Both are seventeen. They are too young to vote in places like the US. But we need more of them!
Thirty million words. That sounds precise....enormous....impressive. That is the estimate by some scholars of the difference in words heard by disadvantaged kids in comparison to kids with advantages. And if only poor kids were brought up in families like rich kids....Then poverty and inequality would vanish.
Read more about these False Premises, False Promises.
School Is War, Prison, Factory, Machine, Business, Game, Life….And Other Metaphors: recommending Permaculture
If metaphors organize our thinking and if there is no genuinely neutral way of speaking about anything, then it is worth looking into the dominant metaphors used.
School is a domain that has been referred to in ways that help and in ways that harm. I would like to propose an old-made-new-again metaphor, The Garden, that might help, but this time with a century of ecological knowledge included. I suggest education as permaculture.
Why are people poor? Why do children of the poor not thrive?
The latest explanation for why children coming from disadvantaged households do not rise in this land of equal opportunity, why they do not do well in school, is that they are exposed to “thirty million fewer words” by the time they enter school.
If only it were so simple.
Read it on Huffington Post, or click "Read More"
A huge shakeup in the world of higher education was announced on Wednesday: The SAT would again be transformed. But the bigger questions are hard to address, so like Ptolemaic astronomy, we fix the details without questioning the system.
Rand Paul plagiarized, as did Fareed Zakaria, and Doris Kearns Goodwin, as have done some of my students and probably yours. Maybe you plagiarized, too. Survey statistics suggest that up to three-quarters of college students plagiarize, whatever that means to them.
But what is especially noteworthy in this week’s case, after a series of reports of Paul’s using others’ work as his own, is his response: “I will now footnote everything, just like in college.”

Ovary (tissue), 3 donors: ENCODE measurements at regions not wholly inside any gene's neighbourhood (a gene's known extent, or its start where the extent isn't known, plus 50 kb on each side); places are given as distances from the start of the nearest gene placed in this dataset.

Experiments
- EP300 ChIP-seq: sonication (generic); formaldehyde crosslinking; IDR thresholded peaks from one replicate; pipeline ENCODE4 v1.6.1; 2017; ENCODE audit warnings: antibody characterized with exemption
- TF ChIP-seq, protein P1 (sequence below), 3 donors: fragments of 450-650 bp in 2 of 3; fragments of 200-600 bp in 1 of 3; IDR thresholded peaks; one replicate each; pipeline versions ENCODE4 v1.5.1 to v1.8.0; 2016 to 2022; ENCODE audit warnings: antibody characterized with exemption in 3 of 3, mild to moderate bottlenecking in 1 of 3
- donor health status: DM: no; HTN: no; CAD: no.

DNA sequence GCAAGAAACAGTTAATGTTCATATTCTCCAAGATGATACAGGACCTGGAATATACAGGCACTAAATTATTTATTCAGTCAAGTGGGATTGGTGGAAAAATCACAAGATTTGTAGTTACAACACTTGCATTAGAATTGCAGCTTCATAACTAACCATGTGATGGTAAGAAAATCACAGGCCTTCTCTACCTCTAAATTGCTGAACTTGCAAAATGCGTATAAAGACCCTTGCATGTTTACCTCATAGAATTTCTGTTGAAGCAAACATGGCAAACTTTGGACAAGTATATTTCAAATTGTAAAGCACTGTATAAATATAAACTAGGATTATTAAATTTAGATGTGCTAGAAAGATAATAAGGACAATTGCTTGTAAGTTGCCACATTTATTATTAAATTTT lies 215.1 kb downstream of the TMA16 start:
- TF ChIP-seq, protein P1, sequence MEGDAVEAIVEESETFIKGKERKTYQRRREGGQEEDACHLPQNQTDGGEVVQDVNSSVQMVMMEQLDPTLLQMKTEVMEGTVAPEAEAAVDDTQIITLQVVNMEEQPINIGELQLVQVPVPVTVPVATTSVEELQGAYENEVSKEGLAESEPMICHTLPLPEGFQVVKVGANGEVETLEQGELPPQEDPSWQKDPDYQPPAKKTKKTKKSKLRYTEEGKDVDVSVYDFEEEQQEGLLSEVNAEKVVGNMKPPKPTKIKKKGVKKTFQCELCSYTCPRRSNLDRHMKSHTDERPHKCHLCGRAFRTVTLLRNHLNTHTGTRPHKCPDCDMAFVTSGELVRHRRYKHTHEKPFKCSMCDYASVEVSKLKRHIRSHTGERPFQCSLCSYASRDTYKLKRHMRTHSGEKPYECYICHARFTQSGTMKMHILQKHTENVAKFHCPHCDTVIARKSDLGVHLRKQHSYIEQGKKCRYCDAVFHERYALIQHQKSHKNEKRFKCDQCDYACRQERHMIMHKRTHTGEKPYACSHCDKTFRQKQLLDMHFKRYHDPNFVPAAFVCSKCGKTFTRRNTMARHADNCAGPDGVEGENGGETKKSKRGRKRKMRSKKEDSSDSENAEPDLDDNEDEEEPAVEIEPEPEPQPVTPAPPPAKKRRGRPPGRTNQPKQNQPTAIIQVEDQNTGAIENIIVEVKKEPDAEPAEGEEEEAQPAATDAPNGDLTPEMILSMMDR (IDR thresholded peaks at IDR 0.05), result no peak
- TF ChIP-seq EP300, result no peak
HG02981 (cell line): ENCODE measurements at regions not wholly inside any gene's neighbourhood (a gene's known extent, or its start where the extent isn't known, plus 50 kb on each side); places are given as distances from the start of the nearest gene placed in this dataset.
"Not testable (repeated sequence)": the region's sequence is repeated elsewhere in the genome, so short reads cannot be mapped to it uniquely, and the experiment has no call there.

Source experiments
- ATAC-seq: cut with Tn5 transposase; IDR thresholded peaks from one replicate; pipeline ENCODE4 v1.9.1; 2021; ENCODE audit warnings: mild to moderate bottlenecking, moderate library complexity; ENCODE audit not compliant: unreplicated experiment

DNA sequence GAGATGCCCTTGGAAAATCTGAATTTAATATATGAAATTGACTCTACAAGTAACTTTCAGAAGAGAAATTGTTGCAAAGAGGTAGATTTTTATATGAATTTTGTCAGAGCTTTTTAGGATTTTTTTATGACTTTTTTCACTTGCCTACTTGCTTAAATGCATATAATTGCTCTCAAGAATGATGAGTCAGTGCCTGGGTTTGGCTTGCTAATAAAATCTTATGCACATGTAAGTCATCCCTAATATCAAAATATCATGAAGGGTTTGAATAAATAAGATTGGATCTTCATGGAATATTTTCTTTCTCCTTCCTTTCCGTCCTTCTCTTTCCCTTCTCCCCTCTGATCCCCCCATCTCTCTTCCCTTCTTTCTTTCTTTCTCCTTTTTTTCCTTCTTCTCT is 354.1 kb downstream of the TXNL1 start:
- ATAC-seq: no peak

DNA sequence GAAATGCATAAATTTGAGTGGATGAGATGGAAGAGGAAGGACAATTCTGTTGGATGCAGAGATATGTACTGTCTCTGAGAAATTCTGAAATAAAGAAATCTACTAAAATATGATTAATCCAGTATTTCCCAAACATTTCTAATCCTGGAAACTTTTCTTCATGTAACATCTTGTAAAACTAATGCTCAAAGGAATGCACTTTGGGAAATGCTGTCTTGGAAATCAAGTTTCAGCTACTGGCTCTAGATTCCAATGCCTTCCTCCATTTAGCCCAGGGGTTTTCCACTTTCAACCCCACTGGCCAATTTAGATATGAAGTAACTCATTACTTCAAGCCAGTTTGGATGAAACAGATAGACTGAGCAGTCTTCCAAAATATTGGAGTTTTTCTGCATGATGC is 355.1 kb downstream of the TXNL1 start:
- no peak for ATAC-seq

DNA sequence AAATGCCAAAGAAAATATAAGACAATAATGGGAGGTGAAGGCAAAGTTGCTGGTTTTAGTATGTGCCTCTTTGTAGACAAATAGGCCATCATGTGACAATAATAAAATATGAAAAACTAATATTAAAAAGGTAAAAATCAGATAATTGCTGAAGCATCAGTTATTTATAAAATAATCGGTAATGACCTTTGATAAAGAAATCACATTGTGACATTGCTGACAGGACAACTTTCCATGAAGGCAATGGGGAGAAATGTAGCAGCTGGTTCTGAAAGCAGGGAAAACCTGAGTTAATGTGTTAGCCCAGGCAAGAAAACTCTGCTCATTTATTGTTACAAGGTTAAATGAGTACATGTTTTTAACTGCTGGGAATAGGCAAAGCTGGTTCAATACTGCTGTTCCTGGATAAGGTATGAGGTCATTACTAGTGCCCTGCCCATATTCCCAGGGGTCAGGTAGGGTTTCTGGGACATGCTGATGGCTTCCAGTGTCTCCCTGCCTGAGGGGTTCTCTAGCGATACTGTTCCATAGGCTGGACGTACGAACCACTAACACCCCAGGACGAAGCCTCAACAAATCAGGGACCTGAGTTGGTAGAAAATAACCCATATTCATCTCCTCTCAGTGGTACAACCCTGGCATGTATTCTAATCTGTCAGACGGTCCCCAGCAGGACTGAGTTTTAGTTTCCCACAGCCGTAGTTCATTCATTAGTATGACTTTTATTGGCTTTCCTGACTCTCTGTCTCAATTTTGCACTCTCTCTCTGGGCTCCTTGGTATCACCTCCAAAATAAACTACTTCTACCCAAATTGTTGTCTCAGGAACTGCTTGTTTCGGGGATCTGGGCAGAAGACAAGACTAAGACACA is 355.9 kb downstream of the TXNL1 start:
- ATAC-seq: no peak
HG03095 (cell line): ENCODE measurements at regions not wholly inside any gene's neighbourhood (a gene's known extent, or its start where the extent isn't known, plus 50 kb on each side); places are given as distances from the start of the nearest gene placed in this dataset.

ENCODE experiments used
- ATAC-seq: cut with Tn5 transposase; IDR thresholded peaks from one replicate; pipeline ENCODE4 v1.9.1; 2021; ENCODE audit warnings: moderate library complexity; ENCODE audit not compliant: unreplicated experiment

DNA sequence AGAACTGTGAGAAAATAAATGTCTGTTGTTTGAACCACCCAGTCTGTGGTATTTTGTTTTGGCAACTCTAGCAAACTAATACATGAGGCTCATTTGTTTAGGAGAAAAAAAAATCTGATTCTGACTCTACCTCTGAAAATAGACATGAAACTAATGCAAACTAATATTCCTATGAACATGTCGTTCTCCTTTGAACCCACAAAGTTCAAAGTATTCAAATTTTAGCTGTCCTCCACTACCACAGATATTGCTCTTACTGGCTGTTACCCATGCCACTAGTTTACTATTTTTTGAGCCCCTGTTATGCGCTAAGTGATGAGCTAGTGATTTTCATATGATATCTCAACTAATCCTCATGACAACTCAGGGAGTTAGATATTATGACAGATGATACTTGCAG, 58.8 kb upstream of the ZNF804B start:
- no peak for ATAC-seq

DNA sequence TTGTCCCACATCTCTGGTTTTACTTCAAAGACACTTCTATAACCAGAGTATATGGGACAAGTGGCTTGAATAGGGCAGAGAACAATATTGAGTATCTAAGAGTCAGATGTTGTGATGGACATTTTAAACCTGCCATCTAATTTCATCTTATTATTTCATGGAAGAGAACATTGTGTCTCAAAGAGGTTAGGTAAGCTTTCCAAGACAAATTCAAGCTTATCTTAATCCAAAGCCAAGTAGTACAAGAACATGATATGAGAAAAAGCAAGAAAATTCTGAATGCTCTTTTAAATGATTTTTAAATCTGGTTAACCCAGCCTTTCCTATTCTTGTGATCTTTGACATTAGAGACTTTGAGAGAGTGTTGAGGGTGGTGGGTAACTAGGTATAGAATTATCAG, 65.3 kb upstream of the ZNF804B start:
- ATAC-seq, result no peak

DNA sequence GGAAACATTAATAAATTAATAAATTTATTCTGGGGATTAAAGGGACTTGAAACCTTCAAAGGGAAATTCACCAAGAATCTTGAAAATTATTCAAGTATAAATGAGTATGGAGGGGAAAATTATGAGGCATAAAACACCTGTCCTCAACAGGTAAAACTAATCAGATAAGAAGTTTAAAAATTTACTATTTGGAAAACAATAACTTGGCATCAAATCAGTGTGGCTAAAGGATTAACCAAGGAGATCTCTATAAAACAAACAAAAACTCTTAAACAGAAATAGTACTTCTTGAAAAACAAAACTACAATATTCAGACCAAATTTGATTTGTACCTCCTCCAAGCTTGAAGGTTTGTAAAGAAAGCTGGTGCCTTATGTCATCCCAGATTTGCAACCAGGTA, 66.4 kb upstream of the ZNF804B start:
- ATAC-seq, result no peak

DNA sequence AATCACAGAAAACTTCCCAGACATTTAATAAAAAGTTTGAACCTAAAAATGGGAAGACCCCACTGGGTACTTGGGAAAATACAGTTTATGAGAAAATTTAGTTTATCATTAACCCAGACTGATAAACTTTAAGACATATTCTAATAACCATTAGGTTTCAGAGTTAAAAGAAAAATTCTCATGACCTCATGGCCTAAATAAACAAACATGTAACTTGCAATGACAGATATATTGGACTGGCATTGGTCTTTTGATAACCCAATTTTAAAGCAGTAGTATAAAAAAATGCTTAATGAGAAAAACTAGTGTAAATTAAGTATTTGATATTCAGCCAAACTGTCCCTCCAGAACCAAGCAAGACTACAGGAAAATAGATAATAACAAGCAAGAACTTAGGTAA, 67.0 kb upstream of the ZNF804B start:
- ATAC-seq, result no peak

This is a signal. It signals that he will comply with the fussy norms of academic citation—but only because we are making him do it. He is exaggerating the expectation, in a kind of lampoon.
Read on....or read it on Huffington Post.
Just the other day one of my undergraduate assistants reported a friend's boast that he had not read anything for school since fifth grade. A student at an excellent university, successful, "clever," "smart," he can write papers, take exams, participate in class or online discussions. Why would he have to read?
Students sometimes don't buy the class books. Professors are shocked.
Several years ago a student told me that she regarded all assigned reading as "recommended," even if the professors labeled it "required." Were professors so dumb that they didn't know that?
Read here or on Huffington Post:
The Proceedings of a conference, Learning In and Out of School: Education Across the Globe, held at the University of Notre Dame's Kellogg Institute for International Studies on May 22-23, 2012, are now available!
This is envisioned as a contribution to broadening the scholarly but also the public conversation about the nature of learning and its relationship to the formal institutions we know as schools. In that sense, posting proceedings is a necessary offering.
We—anthropologists, psychologists, human development and education scholars from as far as Korea and Alaska—met for two full days during a gorgeous spring week just following graduation, with flowers and warmth and the peace of an academic year just completed. We ate wonderful food throughout the day and night, and had many informal conversations along with the formal proceedings. As convener, I aimed to implement my best understanding of how people learn and how they interact by structuring the conference with no papers delivered. This is somewhat like “flipping the classroom”: the independent preliminary work that could be done in advance was done in advance—writing and reading papers and preparing comments on others’ work—and the precious face-to-face time was used for what could only be done that way: discussing, asking, brainstorming, and laughing together.
Just after the 2013 gaokao, Chinese parents in one small city complained, rioted, saying, "We want fairness. There is no fairness if you do not let us cheat."